Another element is the dedicated creation of regional workforce plans. They could focus on the specific needs of a particular region, factoring in the particular geographic and workforce requirements, and coordinate a response across government to provide assistance to industry and the local community. Greater engagement by government with industry stakeholders will better inform workforce training and employment. Skills development is a shared responsibility between Commonwealth, State and Territory Governments.
The Minerals Council of Australia, Chamber of Minerals and Energy Western Australia and Queensland Resources Council, in a joint submission on skills to the Australian Government, stated that ‘most operations in remote and regional locations prefer local workers and are committed to increased employment of local Indigenous people who can meet their employability requirements’. The challenge for this sector, however, is that many Indigenous people located in these areas experience ‘low levels of literacy, numeracy and fitness for work attributes, which precludes them from taking up training opportunities’.
The Australian Institute of Mining and Metallurgy (AusIMM) is another key stakeholder in regional Australia that has informed the government about what it views as constraints on the supply of skilled workers. Representing minerals sector professionals, AusIMM claims that supply constraints can be addressed immediately by adding a host of jobs for mining professionals to the Skilled Occupations List2. Other issues addressed include taxation reform, improving funding to universities, creation of courses for industry outcomes, as well as dedicated geotechnical engineering training at the undergraduate level.
AusIMM also argues that there is an urgent need to address the lack of women working in the industry. Suggestions include closing the gender pay gap, improving workplace cultures within the resource sector, and making ‘childcare expenses in rural and regional Australia tax deductible’.
Another element for consideration is Australia’s ageing society and its consequent transition effects on the workforce over the next decade. The demographic impact of such a shift in the age and availability of skilled workers in the minerals and energy sector could see an increasing proportion of the workforce scaling-back their total number of hours worked per week, or leaving the workforce altogether through retirement or semi-retirement.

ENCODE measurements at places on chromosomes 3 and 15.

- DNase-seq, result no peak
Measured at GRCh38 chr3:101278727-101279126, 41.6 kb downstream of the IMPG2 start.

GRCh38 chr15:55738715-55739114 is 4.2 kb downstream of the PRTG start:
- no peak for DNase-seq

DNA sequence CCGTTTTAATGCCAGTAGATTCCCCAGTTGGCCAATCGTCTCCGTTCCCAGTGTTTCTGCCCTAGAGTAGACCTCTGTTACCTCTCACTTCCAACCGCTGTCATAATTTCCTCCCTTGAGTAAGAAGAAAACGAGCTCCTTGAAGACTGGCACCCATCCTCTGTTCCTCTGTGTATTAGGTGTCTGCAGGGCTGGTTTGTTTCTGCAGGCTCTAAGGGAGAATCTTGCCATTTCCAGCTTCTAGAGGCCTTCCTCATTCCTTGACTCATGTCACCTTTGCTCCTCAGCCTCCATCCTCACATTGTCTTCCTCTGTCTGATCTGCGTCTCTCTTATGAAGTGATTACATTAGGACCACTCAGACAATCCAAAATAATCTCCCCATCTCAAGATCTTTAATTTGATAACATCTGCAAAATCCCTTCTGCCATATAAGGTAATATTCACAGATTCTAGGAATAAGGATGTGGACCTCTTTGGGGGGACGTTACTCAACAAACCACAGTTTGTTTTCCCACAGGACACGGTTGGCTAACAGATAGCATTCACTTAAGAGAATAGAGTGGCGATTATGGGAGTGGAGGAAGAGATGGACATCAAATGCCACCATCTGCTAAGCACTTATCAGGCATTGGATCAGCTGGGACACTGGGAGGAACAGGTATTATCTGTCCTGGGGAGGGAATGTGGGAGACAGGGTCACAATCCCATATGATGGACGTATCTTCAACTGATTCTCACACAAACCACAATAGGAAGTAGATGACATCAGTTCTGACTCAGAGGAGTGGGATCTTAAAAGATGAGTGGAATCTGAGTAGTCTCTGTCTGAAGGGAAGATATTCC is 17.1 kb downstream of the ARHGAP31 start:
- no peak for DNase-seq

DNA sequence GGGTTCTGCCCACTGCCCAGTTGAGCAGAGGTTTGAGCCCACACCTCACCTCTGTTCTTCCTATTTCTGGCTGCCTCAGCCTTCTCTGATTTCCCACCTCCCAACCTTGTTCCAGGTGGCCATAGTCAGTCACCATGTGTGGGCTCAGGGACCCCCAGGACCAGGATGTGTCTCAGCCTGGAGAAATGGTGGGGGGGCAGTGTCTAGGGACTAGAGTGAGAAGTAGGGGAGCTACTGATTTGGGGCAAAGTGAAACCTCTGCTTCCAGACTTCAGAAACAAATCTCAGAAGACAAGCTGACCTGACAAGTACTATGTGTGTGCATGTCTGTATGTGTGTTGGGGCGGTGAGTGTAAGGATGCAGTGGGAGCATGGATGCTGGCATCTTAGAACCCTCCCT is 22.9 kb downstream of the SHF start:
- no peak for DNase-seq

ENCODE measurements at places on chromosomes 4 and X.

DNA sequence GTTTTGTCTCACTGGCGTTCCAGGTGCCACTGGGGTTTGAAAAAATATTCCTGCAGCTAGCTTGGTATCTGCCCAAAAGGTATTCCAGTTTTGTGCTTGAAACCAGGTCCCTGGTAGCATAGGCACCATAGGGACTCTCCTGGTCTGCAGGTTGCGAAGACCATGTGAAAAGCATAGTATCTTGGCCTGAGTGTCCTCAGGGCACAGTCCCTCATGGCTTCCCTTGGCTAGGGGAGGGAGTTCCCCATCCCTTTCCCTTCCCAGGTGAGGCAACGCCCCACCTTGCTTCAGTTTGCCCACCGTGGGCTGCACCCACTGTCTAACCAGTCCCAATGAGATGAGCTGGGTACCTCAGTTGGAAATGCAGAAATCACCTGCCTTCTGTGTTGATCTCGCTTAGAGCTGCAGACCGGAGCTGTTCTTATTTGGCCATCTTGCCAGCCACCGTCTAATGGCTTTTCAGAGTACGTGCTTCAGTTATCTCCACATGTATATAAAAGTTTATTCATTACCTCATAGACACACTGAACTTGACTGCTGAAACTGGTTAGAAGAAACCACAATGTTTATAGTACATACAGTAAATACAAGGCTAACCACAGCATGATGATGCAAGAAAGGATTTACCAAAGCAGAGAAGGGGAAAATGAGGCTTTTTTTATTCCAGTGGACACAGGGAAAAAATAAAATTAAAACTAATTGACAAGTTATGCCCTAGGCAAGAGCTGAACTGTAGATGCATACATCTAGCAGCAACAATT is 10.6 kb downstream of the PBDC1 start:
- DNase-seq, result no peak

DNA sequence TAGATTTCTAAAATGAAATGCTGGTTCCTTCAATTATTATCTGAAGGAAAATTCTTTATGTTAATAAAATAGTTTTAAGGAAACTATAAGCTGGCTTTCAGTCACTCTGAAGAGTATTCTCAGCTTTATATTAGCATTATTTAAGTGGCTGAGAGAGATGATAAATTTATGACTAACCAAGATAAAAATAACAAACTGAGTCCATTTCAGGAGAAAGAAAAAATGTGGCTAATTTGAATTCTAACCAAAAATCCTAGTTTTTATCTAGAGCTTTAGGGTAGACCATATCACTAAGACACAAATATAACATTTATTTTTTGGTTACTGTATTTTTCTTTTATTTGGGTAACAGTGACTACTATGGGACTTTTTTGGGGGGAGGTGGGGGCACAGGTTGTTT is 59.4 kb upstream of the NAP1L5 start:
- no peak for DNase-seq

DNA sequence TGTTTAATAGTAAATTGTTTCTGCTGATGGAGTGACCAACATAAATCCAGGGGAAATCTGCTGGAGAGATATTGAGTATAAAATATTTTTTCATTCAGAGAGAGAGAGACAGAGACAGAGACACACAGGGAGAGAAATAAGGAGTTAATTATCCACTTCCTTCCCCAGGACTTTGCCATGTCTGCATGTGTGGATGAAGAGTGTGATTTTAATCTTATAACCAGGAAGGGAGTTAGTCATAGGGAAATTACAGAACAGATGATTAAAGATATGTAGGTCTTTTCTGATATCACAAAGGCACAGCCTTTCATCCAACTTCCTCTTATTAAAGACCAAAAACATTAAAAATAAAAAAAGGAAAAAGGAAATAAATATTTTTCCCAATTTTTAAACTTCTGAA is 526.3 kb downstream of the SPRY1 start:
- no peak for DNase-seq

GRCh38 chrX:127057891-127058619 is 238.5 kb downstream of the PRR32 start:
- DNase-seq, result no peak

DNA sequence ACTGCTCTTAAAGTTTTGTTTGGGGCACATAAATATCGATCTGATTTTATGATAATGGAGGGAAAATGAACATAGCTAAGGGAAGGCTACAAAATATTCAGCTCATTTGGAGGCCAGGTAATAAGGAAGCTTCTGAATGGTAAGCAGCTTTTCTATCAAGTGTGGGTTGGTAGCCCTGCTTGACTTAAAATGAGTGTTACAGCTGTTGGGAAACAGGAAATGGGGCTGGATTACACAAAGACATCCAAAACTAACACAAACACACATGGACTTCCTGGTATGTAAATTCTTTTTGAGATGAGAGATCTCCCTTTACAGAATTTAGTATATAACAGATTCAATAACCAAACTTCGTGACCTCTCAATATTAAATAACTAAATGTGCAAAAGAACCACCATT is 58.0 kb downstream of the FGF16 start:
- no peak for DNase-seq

At present, the majority of employees in the minerals and energy sector work full time. Their median age is 40 years, compared with a median age for all industries in Australia of 37 years. The shift in Australia’s demographic base could mean a decline in productivity and economic growth due to a reduction in the size of the available Australian labour force.
Skilled migration and sustainable population issues are two elements that must be considered when addressing future skill shortages.
The National Resources Sector Employment Taskforce has shown that it has listened to the concerns of industry and stakeholders. The Australian Government has received the Taskforce’s Resourcing the Future: National Resources Sector Employment Taskforce Report. Although many of the proposals are yet to come online, its in-depth stakeholder engagement process is an indication that the Australian Government is all too well aware of the strategic importance of a skilled workforce, both now and into the future.
Importantly, many more skilled workers will be needed across the nation over the next decade, particularly on resource projects in regional Australia.
Therefore, strategic initiatives and policies must be implemented by government to provide the right training, employment and investment conditions for the natural resources sector. Continued and improved engagement by government with industry and stakeholders is essential.
The long-term viability of resource projects in the regions, especially the Pilbara, is dependent on a ready supply of skilled workers to allow access to the economic advantages such developments will bring to the national economy.
Research Manager Northern Australia Research Programme
Any opinions or views expressed in this paper are those of the individual author, unless stated to be those of Future Directions International.
 The Shire of Roebourne, Western Australia, 2010
 The Australian Government’s Department of Immigration and Citizenship’s Skilled Occupation List, as per its most recent schedule, August 2010, still does not list the following Australian Standard Classification of Occupations (ASCO code listed in brackets): Extractive Metallurgist (2119-15); Geologist (2112-11); Geophysicist (2112-13); and Natural and Physical Science Professionals (nec) (2119-79).